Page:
Magnus, Wilhelm and Ferdinand von Wright are integral figures in the history of science and culture in 19th-century Finland and Sweden. They are sometimes referred to as if they were one and the same person, although each had his own, distinct career. The brothers are best known for their paintings and prints of birds but, as well as scientific illustrations, the work of Magnus and Ferdinand also includes many drawings, paintings and still-lifes. In fact, the eldest of the brothers, Magnus, became one of the most prominent landscape painters in Finland in the 1840s, and the youngest, Ferdinand, in the 1850s. Ferdinand also painted several portraits. The middle brother, Wilhelm, who made his career in Sweden, concentrated on scientific illustration, mostly in graphic prints. Over the many years of depicting and observing birds, the brothers acquired a depth of scientific knowledge that justifies calling them ornithologists; Magnus in particular is generally considered to be a pioneer of Finnish ornithology.[1]

It is clear, when we look at their work, that their careers unfolded at the intersection of science and art, and it is sometimes difficult to tell the two apart. While the works are regarded stylistically as part of the tradition of Biedermeier or Romanticism, the scientific accuracy and detail of the pictures is far more important. On the other hand, the brothers’ works communicate a special affection for nature, while also representing the ideals of beauty of the time. This applies especially to Magnus and Wilhelm, who were working at a time when photography was not yet sufficiently sophisticated,[2] and when drawing and painting were the only adequate methods of documenting matters visually.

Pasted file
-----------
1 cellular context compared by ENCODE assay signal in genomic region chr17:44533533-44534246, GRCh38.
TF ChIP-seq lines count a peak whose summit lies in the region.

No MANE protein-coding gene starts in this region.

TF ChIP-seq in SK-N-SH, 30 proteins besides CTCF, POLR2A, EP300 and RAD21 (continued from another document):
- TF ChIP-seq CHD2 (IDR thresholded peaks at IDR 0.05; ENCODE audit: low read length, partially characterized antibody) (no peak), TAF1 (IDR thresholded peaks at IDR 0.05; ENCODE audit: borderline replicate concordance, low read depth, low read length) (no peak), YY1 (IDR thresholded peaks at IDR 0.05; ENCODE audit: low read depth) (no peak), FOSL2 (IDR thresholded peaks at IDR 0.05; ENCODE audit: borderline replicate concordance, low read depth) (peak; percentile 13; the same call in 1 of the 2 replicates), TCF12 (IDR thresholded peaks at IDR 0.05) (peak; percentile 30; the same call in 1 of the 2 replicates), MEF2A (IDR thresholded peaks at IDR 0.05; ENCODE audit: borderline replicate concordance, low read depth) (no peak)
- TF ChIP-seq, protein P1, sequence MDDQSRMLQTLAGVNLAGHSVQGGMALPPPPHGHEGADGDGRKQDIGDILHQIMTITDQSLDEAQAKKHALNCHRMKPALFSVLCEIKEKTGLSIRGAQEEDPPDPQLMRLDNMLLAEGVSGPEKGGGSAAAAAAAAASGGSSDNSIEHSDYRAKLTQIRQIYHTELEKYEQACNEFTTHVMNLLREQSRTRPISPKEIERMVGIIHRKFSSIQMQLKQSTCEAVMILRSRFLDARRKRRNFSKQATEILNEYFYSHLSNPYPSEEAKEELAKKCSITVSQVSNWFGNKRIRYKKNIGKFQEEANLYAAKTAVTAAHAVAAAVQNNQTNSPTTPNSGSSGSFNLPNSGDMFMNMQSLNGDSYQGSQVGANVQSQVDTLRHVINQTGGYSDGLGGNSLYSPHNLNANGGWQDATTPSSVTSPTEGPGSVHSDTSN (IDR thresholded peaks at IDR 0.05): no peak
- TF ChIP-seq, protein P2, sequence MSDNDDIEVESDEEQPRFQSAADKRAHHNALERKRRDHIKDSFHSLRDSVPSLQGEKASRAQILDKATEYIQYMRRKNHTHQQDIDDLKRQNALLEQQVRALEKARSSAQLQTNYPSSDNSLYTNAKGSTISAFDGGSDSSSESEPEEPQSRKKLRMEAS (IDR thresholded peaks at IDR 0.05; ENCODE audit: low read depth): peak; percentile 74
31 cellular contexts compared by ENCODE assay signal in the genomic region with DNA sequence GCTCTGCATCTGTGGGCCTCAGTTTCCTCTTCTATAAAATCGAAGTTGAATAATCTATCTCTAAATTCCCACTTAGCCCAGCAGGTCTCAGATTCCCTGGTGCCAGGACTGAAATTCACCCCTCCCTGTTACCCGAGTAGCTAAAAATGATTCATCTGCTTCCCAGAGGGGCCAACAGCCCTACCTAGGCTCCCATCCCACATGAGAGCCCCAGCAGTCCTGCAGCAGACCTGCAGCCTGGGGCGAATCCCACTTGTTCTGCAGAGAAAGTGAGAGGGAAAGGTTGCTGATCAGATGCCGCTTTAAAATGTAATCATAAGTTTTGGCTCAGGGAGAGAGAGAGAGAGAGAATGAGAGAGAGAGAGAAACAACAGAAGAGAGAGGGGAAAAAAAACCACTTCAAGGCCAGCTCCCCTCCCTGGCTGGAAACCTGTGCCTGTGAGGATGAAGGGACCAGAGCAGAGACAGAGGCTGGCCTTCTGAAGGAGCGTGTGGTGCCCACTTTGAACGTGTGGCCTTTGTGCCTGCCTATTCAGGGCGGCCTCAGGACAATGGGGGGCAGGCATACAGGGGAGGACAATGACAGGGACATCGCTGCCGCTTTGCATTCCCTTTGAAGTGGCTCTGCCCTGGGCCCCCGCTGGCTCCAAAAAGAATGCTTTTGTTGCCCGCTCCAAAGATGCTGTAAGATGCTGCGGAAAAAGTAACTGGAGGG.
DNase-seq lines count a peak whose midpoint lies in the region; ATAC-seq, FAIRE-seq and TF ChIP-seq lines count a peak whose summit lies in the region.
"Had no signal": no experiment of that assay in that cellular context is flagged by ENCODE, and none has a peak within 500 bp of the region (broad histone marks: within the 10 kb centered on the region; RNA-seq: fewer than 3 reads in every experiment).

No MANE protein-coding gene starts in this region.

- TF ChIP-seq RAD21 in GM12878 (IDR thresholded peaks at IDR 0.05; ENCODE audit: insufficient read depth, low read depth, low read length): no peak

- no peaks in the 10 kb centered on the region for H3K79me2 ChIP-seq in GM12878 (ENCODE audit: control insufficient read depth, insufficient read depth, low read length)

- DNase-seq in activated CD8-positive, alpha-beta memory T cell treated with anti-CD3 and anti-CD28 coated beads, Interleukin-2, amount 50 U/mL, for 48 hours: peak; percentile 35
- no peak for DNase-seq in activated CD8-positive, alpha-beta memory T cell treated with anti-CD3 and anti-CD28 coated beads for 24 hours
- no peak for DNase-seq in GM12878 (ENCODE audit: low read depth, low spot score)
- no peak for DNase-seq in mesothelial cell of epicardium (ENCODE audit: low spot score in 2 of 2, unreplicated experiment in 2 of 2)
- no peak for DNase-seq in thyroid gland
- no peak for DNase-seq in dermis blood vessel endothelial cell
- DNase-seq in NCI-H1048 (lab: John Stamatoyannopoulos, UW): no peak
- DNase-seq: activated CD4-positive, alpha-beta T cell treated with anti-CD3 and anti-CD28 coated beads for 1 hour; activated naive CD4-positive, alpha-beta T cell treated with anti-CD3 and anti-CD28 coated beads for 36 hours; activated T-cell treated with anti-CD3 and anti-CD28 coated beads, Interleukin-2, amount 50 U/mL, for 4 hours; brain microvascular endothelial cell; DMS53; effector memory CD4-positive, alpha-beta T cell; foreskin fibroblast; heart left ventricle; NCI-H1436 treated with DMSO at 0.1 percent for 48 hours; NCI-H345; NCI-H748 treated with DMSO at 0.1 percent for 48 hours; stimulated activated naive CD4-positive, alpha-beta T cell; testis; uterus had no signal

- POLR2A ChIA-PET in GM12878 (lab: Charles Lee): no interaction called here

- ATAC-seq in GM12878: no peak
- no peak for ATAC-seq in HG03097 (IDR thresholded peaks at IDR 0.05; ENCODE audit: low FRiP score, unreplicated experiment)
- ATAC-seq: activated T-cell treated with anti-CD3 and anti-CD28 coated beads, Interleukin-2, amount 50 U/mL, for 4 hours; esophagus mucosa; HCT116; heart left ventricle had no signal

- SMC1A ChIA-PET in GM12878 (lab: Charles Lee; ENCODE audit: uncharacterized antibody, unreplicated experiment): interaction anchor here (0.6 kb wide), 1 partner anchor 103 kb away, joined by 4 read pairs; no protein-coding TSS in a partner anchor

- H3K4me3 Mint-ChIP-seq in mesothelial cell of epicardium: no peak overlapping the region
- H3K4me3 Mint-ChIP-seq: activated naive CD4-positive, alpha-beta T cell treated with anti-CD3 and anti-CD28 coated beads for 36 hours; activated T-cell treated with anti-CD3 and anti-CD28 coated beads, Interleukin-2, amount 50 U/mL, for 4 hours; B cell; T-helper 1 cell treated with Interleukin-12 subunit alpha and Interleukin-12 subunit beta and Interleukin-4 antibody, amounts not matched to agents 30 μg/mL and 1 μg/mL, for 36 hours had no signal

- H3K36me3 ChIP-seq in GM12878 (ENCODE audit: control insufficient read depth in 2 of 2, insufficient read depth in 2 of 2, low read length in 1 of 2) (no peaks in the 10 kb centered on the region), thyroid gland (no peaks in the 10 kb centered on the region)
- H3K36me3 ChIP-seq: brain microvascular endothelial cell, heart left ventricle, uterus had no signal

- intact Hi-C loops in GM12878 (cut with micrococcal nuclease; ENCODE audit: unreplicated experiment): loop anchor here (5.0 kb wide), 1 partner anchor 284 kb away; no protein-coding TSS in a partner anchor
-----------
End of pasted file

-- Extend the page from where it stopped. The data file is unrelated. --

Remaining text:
Magnus, Wilhelm and Ferdinand von Wright’s interest in the natural world was awakened early on in their childhood home in Haminalahti, near the town of Kuopio, and their careers in art began with an amateur interest in drawing. One of their sources of inspiration were hunting trips in the company of their father, Henrik Magnus von Wright. In addition to the birds that they caught, the brothers also drew and painted watercolours of views around their home, a country manor, as well as the people they met. Apart from Haminalahti and Kuopio, the brothers worked primarily in Helsinki and its surroundings, although Magnus did make extensive field trips to South and East Finland. Their work in Sweden mostly consisted of scientific illustration undertaken in three primary locations: initially in Stockholm and on the nearby island of Mörkö, and later on the island of Orust in the Bohuslän province on the west coast.

[1] Leikola, Anto, 2011. History of Zoology in Finland 1828–1918. In Kalevi Riekkinen (ed.), The History of Learning and Science in Finland 1828–1918. Helsinki: Societas Scientiarum Fennica, 57; Lindström, Aune, 1932. Taiteilijaveljekset von Wright. Helsinki: Otava, 3. Henrik Magnus von Wright and his wife, Maria Elisabeth (née Tuderus) had ten children, of whom Magnus (1805–68) was the eldest, Wilhelm (1810–87) second eldest, and Ferdinand (1822−1906) the youngest. The family had altogether four daughters and six sons, four of whom became ornithologists.

[2] The use of photography as a tool among Finnish artists did not become common practice until the 1880s.

Featured image: Wilhelm von Wright, Cuckoo-Wrasse, Male, illustration from Skandinaviens Fiskar, 1836–57, lithograph, hand-coloured, 24.5 x 29.5cm. Finnish National Gallery / Ateneum Art Museum
Photo: Finnish National Gallery / Ainur Nasretdin

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Hugo Simberg, Garden of Death 1896, watercolour and gouache on paper, mounted on etching paper, 15.8 x 17.5cm, Photo: Finnish National Gallery / Jouko Könönen

New Perspectives on Hugo Simberg’s Contribution to Symbolism

Interview by Gill Crabbe, FNG Research

One of Finland’s great fin-de siècle artists, Hugo Simberg, is less well known abroad, yet his travels in Europe, argues Marja Lahelma in her new book on the artist, had a more extensive impact on his work than had been previously thought